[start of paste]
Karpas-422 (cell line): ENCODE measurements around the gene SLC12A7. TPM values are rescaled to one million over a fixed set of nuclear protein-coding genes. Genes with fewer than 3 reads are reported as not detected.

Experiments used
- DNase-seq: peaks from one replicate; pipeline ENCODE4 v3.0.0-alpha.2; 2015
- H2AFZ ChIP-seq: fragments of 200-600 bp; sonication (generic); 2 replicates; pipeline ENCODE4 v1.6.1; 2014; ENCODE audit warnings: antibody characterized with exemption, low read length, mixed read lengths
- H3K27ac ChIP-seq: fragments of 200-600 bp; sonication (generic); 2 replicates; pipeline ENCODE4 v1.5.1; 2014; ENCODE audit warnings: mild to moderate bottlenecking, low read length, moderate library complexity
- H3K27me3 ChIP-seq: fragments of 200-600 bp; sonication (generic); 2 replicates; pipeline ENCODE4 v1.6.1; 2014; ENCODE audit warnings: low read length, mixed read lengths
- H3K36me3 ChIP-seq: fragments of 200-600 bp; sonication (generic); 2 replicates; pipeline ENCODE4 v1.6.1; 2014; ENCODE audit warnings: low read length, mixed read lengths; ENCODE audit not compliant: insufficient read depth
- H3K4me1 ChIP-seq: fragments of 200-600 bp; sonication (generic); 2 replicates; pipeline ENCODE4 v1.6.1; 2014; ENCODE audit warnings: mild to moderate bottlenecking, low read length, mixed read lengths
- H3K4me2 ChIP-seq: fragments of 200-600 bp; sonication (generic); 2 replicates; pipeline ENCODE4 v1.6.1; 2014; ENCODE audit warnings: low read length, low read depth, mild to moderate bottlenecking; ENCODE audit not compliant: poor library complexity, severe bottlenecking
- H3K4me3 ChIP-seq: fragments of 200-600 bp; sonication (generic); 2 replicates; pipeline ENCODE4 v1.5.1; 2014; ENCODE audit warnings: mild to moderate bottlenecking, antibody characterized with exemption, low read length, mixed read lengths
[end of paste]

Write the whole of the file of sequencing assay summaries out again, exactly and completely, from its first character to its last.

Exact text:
Karpas-422 (cell line): ENCODE measurements around the gene SLC12A7. TPM values are rescaled to one million over a fixed set of nuclear protein-coding genes. Genes with fewer than 3 reads are reported as not detected.

Experiments used
- DNase-seq: peaks from one replicate; pipeline ENCODE4 v3.0.0-alpha.2; 2015
- H2AFZ ChIP-seq: fragments of 200-600 bp; sonication (generic); 2 replicates; pipeline ENCODE4 v1.6.1; 2014; ENCODE audit warnings: antibody characterized with exemption, low read length, mixed read lengths
- H3K27ac ChIP-seq: fragments of 200-600 bp; sonication (generic); 2 replicates; pipeline ENCODE4 v1.5.1; 2014; ENCODE audit warnings: mild to moderate bottlenecking, low read length, moderate library complexity
- H3K27me3 ChIP-seq: fragments of 200-600 bp; sonication (generic); 2 replicates; pipeline ENCODE4 v1.6.1; 2014; ENCODE audit warnings: low read length, mixed read lengths
- H3K36me3 ChIP-seq: fragments of 200-600 bp; sonication (generic); 2 replicates; pipeline ENCODE4 v1.6.1; 2014; ENCODE audit warnings: low read length, mixed read lengths; ENCODE audit not compliant: insufficient read depth
- H3K4me1 ChIP-seq: fragments of 200-600 bp; sonication (generic); 2 replicates; pipeline ENCODE4 v1.6.1; 2014; ENCODE audit warnings: mild to moderate bottlenecking, low read length, mixed read lengths
- H3K4me2 ChIP-seq: fragments of 200-600 bp; sonication (generic); 2 replicates; pipeline ENCODE4 v1.6.1; 2014; ENCODE audit warnings: low read length, low read depth, mild to moderate bottlenecking; ENCODE audit not compliant: poor library complexity, severe bottlenecking
- H3K4me3 ChIP-seq: fragments of 200-600 bp; sonication (generic); 2 replicates; pipeline ENCODE4 v1.5.1; 2014; ENCODE audit warnings: mild to moderate bottlenecking, antibody characterized with exemption, low read length, mixed read lengths